Frisian Water Dog

Dutch Otterhound, Dutch Water Spaniel, Wetterhoun, Dutch Water Dog

The Frisian Water Dog is an otter hunter, appreciated for various tasks. In countries where otters are protected, he can easily be a hunting, rescue, or guard dog. Even if he is not well known in his own country or elsewhere, those who come into contact with him greatly appreciate his fine qualities and special aptitudes.

Height 50 to 65 cm
Weight 20 to 25 kg
Life expectancy 12 to 15 years

Quick Overview of the Frisian Water Dog


  • Calm
  • Stubborn
  • Sometimes aggressive
  • Gifted at guarding


  • Built in strength
  • Well-proportioned silhouette
  • Curly fur
  • Ears in the shape of a trowel


  • No particular pathology
  • Generally enjoys good health
  • Rarely sick, robust dog

Temperament of the Frisian Water Dog

Calm, stubborn, sometimes aggressive, he has a strong character and temperament. Extremely gifted for guarding, his socialization is not really innate. His education must be firm and uncompromising.

This particular looking specimen is endowed with a strong temperament.

Most of the time, he's reserved with strangers. Sometimes he may bite, and his aggression must be well controlled.

Breed Appearance

Friesian water dog

Strongly built, this well proportioned dog is neither heavy nor coarse. He is rather stocky.

His curly coat gives him a unique look.


Between 50 and 65 cm (19.69 to 25.59 inches) for the male
Between 52 and 60 cm (20.47 to 23.62 inches) for the female


Between 20 and 25 kg (44.09 to 55.12 pounds) for the male
Between 20 and 25 kg (44.09 to 55.12 pounds) for the female


The color of his coat can vary from brown to black, with or without white spots.


The hair of the Frisian Water Dog's coat is composed of thick curls except on the limbs and head.


His head has a slightly domed skull with a light stop. His eyes, of medium size, are oval shaped and a pretty brown color.

His ears in the shape of a trowel are also medium size. His nose can be black or brown, generally in harmony with the coat.

His long curled tail is carried on the side or above the croup.

According to the FCI breeds nomenclature, this breed belongs to group 8, section 3 and is #221

Tips About this breed

As he is stubborn and dominant, his education must be early, a firm hand on socialization is necessary, and it must be uncompromising in order to allow the master to impose himself as leader of the pack.

The dog must learn the hierarchy at a very young age in order to know his place in the family pack.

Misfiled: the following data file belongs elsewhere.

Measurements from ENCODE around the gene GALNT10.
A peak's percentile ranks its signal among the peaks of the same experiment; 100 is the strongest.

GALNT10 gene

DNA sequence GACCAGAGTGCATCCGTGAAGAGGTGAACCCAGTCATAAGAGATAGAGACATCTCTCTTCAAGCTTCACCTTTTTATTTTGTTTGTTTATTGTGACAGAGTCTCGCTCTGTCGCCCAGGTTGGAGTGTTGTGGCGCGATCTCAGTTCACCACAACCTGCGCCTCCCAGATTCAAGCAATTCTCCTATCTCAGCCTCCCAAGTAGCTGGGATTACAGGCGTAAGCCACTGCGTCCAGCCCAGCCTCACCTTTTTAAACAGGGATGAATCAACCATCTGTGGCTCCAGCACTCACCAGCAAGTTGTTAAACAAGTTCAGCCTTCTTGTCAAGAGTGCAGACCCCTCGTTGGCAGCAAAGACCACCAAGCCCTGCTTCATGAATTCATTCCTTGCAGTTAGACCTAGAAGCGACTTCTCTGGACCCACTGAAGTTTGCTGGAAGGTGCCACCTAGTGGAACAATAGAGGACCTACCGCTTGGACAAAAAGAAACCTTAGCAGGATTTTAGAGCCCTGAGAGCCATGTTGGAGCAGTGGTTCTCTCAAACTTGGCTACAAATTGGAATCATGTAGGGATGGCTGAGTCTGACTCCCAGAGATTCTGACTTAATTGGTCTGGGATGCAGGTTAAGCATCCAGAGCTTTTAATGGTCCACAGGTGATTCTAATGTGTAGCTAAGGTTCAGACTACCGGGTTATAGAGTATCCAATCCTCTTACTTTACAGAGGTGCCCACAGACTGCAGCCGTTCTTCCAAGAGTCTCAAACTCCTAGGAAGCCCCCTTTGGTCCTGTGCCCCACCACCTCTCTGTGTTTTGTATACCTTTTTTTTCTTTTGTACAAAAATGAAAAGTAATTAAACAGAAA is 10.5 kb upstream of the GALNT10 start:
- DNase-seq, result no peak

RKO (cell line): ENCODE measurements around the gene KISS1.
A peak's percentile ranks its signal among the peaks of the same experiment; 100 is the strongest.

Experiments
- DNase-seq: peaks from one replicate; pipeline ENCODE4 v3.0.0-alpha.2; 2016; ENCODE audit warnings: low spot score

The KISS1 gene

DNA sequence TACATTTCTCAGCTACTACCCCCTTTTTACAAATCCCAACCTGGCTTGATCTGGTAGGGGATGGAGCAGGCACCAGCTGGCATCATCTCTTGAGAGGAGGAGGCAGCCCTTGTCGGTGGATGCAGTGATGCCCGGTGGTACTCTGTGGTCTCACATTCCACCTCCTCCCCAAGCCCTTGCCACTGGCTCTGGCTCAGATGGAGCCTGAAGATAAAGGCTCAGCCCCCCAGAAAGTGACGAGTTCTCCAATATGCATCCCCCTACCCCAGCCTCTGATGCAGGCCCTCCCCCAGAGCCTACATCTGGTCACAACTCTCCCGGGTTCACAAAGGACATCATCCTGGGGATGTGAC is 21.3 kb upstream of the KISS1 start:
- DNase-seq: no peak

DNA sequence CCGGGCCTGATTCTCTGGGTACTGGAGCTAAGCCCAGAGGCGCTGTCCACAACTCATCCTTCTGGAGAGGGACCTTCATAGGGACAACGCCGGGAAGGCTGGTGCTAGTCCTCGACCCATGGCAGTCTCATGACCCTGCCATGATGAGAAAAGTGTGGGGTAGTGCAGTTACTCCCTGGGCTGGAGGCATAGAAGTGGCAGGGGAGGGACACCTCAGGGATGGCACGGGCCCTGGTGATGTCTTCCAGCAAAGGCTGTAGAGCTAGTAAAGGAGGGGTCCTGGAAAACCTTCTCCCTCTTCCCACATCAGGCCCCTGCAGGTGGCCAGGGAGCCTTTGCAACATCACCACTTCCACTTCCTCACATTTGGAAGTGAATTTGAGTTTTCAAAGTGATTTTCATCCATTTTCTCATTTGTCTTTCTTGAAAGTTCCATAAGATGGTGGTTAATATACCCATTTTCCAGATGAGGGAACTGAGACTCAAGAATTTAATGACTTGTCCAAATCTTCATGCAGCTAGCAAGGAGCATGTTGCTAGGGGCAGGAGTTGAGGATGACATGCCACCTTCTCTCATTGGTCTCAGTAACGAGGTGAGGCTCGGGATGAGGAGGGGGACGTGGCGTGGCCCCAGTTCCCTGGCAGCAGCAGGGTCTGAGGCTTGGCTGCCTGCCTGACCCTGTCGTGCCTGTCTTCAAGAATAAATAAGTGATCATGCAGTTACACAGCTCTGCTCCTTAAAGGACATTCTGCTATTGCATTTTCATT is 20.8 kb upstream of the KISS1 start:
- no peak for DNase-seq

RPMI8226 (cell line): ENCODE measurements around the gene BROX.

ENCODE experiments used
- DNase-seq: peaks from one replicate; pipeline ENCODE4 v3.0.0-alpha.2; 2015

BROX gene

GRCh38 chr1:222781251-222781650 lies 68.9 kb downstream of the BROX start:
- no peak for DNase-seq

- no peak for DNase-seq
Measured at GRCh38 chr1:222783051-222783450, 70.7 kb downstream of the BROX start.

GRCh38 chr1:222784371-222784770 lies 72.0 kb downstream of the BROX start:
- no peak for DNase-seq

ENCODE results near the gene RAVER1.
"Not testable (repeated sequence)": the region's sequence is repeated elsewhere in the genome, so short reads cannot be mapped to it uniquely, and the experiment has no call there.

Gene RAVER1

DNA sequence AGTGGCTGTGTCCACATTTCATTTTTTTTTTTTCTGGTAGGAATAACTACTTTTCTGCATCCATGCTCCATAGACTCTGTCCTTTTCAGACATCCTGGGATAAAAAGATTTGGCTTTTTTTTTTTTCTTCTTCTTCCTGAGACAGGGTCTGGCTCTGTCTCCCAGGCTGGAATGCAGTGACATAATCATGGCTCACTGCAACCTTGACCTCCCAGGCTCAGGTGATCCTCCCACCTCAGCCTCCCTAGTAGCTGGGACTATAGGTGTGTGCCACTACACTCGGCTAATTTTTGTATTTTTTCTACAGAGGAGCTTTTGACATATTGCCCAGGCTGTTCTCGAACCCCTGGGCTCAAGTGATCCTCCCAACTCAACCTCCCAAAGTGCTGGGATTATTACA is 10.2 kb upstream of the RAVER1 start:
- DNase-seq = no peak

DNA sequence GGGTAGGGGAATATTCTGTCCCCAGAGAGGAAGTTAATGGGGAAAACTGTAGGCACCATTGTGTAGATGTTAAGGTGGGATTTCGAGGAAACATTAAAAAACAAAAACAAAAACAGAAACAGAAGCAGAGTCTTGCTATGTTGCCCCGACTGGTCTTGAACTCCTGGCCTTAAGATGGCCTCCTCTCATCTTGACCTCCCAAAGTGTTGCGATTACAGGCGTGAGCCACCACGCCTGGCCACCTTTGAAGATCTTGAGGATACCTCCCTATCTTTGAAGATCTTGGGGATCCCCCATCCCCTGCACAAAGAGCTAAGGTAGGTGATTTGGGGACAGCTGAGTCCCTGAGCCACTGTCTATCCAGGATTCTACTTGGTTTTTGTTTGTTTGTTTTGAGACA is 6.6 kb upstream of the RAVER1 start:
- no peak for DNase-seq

The Frisian Water Dog's aggressiveness is natural and should not be exacerbated by his training. It must be controlled by proper socialization.

He doesn't adapt well to the city.

Space and exercise should be part of his daily routine, which is why a house in the country would be ideal for him. He is happy when he can run around freely.

Health of the Frisian Water Dog

He is unaffected by any particular pathology and generally enjoys an excellent constitution.

Rarely sick, this robust dog also enjoys a good life expectancy.


His ears must be regularly monitored and his coat brushed regularly.

His care is easy and requires little time, as no other special maintenance is necessary.

History of this breed

Originally from the Netherlands, more precisely from Friesland, the breed has been known in this part of the world for centuries.

The Dutch Spaniel and the Barbet would be the two common ancestors of the breed. The crossbreeding of these two dogs would also have received otter dog blood later on, to achieve the result we know today.

As an otter hunter, he acquired his letters of nobility in guarding and small game hunting.

Although the breed has been recognized since 1942, he only entered France in 1991. He is not very widespread in his own country and is rather rare outside his borders.

As a retriever, alarm or watchdog, the Frisian Water Dog is mainly used to search for game that has been shot, to deter, warn and prevent the intrusion of malicious people.

He can dissuade with aggressiveness if necessary. He does not really excel in the functions of a companion dog.

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